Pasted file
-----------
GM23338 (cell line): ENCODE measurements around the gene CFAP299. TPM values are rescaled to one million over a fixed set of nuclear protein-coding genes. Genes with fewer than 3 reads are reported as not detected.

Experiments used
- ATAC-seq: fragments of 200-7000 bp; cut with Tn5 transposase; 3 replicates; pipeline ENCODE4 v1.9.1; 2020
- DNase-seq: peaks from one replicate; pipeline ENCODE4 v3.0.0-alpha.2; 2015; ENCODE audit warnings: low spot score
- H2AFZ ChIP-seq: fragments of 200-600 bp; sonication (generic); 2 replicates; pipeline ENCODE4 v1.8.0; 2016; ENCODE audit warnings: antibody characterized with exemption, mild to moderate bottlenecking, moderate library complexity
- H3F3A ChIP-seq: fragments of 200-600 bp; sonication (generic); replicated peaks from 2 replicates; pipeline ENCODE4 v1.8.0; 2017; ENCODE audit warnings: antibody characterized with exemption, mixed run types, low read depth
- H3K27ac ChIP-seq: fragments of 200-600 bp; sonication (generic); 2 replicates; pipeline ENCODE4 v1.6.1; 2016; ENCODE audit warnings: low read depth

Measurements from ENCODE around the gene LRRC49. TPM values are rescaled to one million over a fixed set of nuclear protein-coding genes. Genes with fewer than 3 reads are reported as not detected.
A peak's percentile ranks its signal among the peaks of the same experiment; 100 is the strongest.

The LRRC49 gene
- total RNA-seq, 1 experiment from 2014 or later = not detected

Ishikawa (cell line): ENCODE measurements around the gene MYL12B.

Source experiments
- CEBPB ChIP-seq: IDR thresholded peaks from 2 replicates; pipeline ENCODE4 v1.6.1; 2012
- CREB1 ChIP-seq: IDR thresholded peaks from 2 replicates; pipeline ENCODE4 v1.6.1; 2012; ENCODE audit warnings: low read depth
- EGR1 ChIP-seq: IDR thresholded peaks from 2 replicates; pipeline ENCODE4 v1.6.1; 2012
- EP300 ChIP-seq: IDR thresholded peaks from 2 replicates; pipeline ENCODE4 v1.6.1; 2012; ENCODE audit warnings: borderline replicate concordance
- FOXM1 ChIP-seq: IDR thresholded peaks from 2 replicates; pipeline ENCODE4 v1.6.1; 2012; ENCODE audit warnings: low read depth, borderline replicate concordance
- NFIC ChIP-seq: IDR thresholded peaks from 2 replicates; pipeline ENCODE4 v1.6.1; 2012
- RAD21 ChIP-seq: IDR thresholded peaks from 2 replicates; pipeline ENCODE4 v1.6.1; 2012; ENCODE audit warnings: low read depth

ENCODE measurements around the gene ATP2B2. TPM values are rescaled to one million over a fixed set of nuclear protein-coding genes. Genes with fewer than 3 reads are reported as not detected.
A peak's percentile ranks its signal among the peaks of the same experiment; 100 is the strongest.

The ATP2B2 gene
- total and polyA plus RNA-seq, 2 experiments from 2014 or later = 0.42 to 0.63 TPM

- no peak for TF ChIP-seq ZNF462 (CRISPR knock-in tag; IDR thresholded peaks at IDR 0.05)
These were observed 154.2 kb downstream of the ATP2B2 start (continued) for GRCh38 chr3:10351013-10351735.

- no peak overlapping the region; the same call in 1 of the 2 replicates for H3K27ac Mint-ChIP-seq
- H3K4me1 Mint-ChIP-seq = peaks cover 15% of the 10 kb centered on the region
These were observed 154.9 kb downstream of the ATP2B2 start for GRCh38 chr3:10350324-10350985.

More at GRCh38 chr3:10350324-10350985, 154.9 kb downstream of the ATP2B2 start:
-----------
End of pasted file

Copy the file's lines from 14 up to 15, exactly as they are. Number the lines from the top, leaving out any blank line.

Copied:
- CEBPB ChIP-seq: IDR thresholded peaks from 2 replicates; pipeline ENCODE4 v1.6.1; 2012
- CREB1 ChIP-seq: IDR thresholded peaks from 2 replicates; pipeline ENCODE4 v1.6.1; 2012; ENCODE audit warnings: low read depth